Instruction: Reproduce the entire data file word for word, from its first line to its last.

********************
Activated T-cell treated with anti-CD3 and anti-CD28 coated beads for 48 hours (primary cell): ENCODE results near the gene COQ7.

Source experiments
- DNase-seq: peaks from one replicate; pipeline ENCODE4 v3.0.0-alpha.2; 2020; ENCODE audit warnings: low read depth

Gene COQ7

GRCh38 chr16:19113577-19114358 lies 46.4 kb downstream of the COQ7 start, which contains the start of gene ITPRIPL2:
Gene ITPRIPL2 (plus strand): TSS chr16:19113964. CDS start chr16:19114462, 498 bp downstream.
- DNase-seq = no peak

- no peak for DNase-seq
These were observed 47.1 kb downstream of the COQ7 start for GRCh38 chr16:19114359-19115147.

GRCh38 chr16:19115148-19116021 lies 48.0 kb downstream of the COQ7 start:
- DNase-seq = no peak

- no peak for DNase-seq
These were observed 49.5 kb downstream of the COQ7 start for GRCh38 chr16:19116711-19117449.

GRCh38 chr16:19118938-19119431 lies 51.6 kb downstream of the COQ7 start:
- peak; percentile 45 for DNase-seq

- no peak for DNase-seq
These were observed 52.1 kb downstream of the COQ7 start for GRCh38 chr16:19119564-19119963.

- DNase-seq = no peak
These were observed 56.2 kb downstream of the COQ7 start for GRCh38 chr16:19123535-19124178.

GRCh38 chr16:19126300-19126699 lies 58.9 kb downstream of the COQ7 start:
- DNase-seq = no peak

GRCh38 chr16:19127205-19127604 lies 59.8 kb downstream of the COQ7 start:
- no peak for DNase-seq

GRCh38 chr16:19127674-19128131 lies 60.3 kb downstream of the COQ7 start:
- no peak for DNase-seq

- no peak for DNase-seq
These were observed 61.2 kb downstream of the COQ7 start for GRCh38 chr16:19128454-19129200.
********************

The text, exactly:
Activated T-cell treated with anti-CD3 and anti-CD28 coated beads for 48 hours (primary cell): ENCODE results near the gene COQ7.

Source experiments
- DNase-seq: peaks from one replicate; pipeline ENCODE4 v3.0.0-alpha.2; 2020; ENCODE audit warnings: low read depth

Gene COQ7

GRCh38 chr16:19113577-19114358 lies 46.4 kb downstream of the COQ7 start, which contains the start of gene ITPRIPL2:
Gene ITPRIPL2 (plus strand): TSS chr16:19113964. CDS start chr16:19114462, 498 bp downstream.
- DNase-seq = no peak

- no peak for DNase-seq
These were observed 47.1 kb downstream of the COQ7 start for GRCh38 chr16:19114359-19115147.

GRCh38 chr16:19115148-19116021 lies 48.0 kb downstream of the COQ7 start:
- DNase-seq = no peak

- no peak for DNase-seq
These were observed 49.5 kb downstream of the COQ7 start for GRCh38 chr16:19116711-19117449.

GRCh38 chr16:19118938-19119431 lies 51.6 kb downstream of the COQ7 start:
- peak; percentile 45 for DNase-seq

- no peak for DNase-seq
These were observed 52.1 kb downstream of the COQ7 start for GRCh38 chr16:19119564-19119963.

- DNase-seq = no peak
These were observed 56.2 kb downstream of the COQ7 start for GRCh38 chr16:19123535-19124178.

GRCh38 chr16:19126300-19126699 lies 58.9 kb downstream of the COQ7 start:
- DNase-seq = no peak

GRCh38 chr16:19127205-19127604 lies 59.8 kb downstream of the COQ7 start:
- no peak for DNase-seq

GRCh38 chr16:19127674-19128131 lies 60.3 kb downstream of the COQ7 start:
- no peak for DNase-seq

- no peak for DNase-seq
These were observed 61.2 kb downstream of the COQ7 start for GRCh38 chr16:19128454-19129200.